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Immunobiology. 1999 Dec;201(2):272-82.

The need for a novel generation of vaccines.

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Max Planck Institute for Infection Biology, Berlin, Germany.


Although empirical vaccine development was highly successful, it has now reached its limits. Vaccines are only efficacious against those pathogens which are primarily controlled by antibodies. Protection against many infectious agents, however, strongly depends on T lymphocytes. Thus, novel vaccines have to stimulate the combination of T lymphocytes that is required for an optimum protective immune response. Although identification of antigens remains crucial, novel vaccine design also needs to consider the best way of introducing these antigens to the immune system. Intracellular antigen compartmentalisation, the early cytokine milieu and the appropriate surface expression of co-stimulatory molecules are of major relevance for understanding how novel vaccines could induce a protective immune response mediated by T lymphocytes. Intracellular bacteria are controlled by T lymphocytes and efficacious vaccines against these pathogens are not available yet. In this treatise, two experimental vaccination strategies will be described in more detail. These encompass recombinant vaccine carriers expressing, and naked DNA constructs encoding, heterologous antigens. Both vaccination strategies proved to be protective in the model of experimental listeriosis of mice.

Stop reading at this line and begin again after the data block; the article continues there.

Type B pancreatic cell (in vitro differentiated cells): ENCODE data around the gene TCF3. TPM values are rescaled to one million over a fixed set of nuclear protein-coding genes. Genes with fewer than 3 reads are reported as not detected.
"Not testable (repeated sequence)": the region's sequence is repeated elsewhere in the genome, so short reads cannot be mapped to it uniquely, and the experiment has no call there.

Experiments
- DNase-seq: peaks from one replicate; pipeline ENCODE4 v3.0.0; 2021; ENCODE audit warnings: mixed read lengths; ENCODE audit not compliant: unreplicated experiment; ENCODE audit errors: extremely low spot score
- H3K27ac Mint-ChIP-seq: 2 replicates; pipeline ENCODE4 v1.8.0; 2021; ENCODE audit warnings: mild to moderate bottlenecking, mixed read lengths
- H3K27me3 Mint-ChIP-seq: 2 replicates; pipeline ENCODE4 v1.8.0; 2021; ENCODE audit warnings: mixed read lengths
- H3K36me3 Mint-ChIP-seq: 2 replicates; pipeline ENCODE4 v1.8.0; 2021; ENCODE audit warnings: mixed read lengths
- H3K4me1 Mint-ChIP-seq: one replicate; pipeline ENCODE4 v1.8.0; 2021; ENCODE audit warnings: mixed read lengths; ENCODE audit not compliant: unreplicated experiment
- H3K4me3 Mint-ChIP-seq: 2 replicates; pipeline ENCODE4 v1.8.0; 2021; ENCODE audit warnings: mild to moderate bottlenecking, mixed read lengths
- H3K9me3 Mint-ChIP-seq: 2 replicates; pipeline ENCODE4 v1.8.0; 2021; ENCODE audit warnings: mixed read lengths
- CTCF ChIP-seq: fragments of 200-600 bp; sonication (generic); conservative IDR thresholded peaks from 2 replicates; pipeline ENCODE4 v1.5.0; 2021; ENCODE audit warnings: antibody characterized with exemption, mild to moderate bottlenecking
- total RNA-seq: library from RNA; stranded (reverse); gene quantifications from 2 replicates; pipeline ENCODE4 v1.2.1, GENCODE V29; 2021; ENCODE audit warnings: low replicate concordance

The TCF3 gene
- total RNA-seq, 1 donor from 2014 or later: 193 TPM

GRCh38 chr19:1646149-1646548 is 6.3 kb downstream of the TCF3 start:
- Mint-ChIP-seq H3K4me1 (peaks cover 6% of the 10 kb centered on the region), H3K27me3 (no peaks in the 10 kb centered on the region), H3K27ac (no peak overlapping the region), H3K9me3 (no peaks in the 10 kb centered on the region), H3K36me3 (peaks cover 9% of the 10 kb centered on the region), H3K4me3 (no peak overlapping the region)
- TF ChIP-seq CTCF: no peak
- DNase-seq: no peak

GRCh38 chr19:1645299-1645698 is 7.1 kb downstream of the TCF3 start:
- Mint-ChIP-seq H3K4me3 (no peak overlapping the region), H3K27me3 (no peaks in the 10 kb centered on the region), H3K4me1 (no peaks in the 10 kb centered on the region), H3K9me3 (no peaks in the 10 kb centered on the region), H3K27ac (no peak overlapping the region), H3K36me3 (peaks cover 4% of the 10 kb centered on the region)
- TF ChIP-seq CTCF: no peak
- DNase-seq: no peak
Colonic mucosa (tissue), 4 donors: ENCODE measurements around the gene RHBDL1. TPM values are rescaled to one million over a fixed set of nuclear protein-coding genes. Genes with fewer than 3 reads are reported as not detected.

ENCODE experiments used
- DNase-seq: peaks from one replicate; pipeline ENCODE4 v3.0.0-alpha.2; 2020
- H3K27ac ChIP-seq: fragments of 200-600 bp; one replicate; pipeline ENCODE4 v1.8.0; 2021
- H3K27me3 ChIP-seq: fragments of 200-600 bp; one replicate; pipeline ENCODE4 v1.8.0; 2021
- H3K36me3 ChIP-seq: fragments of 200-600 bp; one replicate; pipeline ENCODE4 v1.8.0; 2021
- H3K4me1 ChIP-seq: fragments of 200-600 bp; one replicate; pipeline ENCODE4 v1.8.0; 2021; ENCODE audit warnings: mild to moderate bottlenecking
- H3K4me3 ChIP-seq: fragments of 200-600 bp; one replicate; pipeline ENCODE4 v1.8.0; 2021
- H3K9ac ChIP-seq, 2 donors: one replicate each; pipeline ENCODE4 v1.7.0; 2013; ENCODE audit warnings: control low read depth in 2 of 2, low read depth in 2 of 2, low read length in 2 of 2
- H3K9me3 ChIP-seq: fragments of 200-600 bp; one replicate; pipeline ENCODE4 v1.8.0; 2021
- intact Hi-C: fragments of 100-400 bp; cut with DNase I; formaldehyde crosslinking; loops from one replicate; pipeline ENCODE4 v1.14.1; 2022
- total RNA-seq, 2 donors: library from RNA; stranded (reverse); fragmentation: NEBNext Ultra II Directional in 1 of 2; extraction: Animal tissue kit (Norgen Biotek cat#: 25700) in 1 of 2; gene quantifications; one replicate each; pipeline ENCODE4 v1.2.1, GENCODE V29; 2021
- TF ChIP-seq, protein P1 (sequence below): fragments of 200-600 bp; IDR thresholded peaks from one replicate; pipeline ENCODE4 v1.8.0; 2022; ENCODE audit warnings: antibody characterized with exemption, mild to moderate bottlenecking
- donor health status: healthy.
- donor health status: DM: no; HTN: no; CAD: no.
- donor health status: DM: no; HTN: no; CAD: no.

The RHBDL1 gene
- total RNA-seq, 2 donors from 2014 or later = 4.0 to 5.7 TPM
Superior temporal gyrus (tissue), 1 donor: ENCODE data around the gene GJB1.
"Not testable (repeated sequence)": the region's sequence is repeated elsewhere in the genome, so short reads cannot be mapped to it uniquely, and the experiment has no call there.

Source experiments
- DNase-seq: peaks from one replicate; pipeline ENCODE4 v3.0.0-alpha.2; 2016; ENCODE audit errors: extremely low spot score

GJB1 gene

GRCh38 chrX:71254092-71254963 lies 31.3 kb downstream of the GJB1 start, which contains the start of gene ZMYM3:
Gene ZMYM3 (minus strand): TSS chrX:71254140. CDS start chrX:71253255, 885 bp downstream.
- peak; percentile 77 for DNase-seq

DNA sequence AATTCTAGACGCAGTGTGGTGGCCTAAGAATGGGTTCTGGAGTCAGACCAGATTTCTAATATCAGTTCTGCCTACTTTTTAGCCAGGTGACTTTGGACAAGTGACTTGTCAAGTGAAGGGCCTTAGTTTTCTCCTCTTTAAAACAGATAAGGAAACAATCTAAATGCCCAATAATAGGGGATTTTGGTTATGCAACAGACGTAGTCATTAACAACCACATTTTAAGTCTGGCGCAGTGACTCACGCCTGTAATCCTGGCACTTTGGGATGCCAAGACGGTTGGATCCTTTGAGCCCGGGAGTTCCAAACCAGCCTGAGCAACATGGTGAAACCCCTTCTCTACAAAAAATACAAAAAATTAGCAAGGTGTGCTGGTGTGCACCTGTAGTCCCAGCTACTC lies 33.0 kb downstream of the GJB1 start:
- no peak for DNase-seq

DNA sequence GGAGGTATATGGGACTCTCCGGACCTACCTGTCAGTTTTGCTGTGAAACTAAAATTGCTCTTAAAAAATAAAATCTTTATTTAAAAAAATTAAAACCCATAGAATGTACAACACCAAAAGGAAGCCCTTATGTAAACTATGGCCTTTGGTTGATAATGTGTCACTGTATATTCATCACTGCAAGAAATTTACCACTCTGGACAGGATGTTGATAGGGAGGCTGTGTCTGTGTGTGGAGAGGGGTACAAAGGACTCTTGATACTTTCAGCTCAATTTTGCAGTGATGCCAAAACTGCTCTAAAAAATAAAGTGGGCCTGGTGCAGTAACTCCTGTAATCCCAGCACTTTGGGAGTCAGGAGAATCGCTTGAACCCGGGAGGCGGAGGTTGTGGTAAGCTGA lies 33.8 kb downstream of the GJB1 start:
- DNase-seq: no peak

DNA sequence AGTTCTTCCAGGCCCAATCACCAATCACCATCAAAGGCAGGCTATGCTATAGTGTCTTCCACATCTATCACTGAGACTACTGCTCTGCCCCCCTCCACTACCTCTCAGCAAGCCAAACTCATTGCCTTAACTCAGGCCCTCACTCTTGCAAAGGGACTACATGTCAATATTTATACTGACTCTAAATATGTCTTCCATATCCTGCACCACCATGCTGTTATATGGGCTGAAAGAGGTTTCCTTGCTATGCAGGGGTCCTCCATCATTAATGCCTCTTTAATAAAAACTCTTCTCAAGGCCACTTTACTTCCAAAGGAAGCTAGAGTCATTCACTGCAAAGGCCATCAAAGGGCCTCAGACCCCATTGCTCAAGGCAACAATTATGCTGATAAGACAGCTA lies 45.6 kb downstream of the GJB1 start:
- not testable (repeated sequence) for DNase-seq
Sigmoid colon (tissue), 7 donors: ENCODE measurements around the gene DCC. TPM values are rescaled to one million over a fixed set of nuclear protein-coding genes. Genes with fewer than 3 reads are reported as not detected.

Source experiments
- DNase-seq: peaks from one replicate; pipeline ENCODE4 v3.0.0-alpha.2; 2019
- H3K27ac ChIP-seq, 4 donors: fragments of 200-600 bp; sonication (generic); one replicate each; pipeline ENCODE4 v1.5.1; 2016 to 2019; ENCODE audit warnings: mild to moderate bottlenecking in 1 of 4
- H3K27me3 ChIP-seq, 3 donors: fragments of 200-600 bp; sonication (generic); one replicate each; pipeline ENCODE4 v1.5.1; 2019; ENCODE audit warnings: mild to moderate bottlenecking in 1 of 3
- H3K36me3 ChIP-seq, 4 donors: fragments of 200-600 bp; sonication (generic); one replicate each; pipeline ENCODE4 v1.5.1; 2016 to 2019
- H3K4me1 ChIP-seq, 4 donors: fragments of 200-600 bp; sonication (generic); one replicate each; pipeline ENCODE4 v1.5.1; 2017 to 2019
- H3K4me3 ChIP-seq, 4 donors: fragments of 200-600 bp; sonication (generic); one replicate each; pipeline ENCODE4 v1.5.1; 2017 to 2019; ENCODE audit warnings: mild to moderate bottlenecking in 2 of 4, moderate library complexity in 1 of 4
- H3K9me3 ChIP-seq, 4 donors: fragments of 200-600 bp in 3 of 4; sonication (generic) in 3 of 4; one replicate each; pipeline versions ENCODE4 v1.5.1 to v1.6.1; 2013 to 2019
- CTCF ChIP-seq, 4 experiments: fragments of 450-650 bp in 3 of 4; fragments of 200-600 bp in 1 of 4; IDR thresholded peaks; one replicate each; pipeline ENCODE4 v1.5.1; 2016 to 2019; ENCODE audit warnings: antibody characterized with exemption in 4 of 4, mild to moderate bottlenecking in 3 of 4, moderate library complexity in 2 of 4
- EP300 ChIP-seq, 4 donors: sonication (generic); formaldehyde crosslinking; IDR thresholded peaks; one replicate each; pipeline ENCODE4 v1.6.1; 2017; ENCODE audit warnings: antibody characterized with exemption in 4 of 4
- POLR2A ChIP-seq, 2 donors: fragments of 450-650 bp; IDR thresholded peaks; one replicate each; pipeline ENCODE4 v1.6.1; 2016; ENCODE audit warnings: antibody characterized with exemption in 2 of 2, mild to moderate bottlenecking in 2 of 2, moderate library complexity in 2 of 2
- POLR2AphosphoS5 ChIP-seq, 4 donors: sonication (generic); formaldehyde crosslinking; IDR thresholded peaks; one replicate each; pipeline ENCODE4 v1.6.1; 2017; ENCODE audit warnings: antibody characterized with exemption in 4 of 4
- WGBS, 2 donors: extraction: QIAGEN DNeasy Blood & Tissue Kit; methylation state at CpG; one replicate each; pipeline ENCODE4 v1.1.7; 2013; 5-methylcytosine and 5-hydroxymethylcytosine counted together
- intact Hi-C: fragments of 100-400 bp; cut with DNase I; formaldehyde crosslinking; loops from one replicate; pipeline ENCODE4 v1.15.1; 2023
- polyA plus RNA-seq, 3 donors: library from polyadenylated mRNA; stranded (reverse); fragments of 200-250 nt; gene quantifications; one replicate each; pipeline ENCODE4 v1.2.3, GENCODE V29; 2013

[Indexed for MEDLINE]

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